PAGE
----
Before I moved out of my mother’s house for the final time, I spent a lot of time outdoors being the adventurous adolescent that I was (and still am).
My friends and I typically spent a lot of time around a particular park, and every so often I would see my older brother wandering through and he’d pause to talk, wave, etc.
At the time of the incident, he had violated his probation by missing a few meetings and the like, so a warrant for his arrest was issued that day. Like usual, he stopped by where I was spending time at and played a bit of football with us. We discussed how the rumor was that a warrant was issued, and as we were laughing at the foolishness of my brother, a police car drove past. We froze and watched it and suddenly it whipped around and drove up to the curb, the officer jumping out and drawing his gun.
No one likes guns. They tend to carry bullets.
Following a self-preservation instinct, my brother dipped, and the rest of us made ourselves scarce as the police officer took off after my brother.
I regrouped at my mother’s house a few minutes later, decently shaken and explained to her what had happened. She scowled and less than 5 minutes later, 2 police vehicles show up at her house and 4 officers climbed out (all white) demanding to know what had happened.
An officer dragged me to the side of the yard and requested to see my ID. He then harassed me about where my brother went. I repeatedly told him I had no idea, and that I couldn’t help him. The officer was yelling at that point, threatening to get me fired from my job and removed from my position within the military for withholding information/aiding and abetting a criminal.
He asked me why I left the scene, and I explained to him that I had no intentions of getting shot. The officer’s face flushed and he started threatening me again.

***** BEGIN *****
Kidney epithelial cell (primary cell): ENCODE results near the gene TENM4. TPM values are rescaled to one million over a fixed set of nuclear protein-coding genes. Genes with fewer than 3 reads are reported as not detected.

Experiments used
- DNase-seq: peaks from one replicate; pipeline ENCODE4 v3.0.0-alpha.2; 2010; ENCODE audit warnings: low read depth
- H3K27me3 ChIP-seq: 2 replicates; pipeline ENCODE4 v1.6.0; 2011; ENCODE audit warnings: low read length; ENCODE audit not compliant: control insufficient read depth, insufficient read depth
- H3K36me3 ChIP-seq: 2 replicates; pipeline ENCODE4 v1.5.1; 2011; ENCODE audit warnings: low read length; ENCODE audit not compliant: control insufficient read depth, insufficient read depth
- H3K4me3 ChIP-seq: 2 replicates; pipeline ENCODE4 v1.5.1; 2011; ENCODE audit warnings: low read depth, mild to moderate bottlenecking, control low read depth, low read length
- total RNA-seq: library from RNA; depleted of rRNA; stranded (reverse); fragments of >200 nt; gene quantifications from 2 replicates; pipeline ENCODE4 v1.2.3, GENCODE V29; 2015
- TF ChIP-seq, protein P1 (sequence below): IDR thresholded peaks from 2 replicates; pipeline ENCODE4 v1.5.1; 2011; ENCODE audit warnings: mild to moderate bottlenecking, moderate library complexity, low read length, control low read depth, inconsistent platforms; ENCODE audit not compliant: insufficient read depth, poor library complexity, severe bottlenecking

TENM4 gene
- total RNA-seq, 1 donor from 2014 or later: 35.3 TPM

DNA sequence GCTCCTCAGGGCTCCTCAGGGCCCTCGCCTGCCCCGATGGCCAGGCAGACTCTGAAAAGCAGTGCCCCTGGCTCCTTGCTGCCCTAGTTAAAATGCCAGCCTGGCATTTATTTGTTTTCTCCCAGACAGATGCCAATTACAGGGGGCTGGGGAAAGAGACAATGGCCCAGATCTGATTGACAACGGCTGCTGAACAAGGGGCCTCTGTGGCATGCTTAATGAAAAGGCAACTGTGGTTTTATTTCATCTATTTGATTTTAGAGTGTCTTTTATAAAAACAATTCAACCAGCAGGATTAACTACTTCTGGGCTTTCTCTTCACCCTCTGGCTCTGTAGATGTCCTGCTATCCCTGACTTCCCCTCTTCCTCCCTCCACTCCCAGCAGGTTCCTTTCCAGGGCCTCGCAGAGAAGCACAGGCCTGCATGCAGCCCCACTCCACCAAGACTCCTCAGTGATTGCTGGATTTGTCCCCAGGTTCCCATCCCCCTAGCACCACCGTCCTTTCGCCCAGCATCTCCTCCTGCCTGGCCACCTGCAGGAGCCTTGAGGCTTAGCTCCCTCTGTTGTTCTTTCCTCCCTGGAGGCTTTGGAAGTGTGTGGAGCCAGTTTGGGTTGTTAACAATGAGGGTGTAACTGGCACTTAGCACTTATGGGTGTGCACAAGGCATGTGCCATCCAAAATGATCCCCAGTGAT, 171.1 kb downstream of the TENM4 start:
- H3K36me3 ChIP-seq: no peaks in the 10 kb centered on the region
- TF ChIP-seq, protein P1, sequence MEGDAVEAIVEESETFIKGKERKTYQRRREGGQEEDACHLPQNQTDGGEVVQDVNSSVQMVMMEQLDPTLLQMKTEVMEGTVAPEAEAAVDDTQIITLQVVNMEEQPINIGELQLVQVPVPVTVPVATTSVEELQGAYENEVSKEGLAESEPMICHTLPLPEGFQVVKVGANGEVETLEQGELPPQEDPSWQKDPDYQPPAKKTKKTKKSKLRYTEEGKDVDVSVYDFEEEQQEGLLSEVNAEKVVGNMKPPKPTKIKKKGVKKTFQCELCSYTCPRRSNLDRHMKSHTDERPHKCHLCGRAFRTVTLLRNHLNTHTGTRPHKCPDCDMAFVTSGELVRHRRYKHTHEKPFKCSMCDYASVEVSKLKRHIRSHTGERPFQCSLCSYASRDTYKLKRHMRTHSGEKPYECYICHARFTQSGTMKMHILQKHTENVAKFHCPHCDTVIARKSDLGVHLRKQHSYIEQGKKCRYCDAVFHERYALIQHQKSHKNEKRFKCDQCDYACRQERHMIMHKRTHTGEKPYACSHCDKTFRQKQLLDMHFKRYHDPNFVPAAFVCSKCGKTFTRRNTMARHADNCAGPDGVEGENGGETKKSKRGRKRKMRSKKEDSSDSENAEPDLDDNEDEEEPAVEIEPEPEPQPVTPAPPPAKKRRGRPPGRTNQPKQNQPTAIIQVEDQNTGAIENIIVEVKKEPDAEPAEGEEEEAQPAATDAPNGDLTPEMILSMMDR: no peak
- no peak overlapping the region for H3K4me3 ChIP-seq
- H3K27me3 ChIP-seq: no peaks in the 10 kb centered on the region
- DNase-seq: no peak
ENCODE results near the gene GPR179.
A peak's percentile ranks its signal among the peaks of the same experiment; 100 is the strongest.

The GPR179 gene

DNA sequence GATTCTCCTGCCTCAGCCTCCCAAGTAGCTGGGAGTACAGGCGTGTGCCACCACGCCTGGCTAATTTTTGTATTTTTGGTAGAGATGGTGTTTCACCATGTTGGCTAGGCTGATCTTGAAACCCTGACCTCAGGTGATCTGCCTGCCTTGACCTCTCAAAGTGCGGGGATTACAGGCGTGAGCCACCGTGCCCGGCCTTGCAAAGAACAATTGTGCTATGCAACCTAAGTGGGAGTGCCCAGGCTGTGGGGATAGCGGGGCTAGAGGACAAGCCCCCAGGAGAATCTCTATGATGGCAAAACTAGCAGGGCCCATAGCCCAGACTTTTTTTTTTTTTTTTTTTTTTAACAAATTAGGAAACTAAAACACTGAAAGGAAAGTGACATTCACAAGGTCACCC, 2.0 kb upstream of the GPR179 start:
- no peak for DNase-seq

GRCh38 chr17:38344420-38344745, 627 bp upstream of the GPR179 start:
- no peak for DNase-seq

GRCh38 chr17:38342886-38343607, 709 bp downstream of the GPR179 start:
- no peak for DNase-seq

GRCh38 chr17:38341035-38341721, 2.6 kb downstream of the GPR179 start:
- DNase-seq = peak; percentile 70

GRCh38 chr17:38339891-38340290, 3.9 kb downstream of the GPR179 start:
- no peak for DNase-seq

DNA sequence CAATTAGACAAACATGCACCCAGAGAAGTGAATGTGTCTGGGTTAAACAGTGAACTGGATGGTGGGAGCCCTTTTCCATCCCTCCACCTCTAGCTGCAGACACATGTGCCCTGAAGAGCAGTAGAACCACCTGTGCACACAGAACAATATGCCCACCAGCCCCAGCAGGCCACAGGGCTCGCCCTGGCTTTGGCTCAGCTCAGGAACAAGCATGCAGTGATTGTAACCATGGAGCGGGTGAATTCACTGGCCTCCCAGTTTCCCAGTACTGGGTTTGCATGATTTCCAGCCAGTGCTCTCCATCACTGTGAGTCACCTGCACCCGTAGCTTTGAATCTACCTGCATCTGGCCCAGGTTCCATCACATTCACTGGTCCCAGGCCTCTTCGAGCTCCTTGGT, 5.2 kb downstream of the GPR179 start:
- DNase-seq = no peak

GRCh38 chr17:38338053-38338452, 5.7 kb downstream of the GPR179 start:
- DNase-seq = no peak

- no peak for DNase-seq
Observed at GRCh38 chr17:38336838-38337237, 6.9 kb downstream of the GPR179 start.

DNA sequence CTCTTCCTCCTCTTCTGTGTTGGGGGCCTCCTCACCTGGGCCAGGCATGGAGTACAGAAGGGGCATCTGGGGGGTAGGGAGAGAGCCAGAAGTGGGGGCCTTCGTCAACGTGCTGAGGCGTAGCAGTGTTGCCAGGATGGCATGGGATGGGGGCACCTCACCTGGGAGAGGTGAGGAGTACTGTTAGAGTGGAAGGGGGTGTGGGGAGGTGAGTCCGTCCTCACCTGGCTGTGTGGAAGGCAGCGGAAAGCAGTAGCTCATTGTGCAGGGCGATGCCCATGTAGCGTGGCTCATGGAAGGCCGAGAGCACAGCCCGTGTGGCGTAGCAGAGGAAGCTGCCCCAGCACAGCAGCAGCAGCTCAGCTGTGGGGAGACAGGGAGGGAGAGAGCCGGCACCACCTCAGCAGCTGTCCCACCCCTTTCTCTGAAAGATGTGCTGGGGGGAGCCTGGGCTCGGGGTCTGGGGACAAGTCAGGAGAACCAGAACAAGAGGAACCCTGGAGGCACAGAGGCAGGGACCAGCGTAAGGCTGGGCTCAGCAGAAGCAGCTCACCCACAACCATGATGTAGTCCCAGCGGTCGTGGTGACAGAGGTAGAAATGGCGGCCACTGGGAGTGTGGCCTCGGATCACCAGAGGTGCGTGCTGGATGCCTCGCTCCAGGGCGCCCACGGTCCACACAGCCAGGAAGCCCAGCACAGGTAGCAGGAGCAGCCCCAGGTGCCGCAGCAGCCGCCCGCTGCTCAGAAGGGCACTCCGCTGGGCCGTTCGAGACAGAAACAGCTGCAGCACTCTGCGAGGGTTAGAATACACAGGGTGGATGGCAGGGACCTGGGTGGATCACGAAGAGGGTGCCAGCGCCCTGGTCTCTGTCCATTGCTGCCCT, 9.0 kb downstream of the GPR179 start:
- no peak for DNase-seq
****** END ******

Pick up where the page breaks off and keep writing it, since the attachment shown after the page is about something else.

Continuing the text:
My mother had just gotten done speaking to the other officers and letting them know calmly that if they desired to search any of the property they were welcome to get a search warrant. Until then they were to vacate the property immediately.
As she came over to speak with the fourth officer and relay her information, she noticed my expression and demanded the officer leave, then ushering me inside to hear about what he had said.
Infuriated, she called the Chief of Police several times, as well as filing a formal complaint after finding out what that officer’s name was.
The week after the incident, the Chief of Police along with a DIFFERENT officer, one which the chief had claimed to be at my mother’s house speaking to me showed up for an “apology” in which they stated that the incident had never happened and her complaint would not be filed.
People of Color have a lot to fear from the police. We are not protected by them. We cannot expect fair and equal treatment. We cannot take our problems to them and expect them to be solved.
When you say “well you should have told the police” to a POC who has been a victim of violence, harrassment, etc, your privilege is showing.
We, more often than not, do not have that luxury.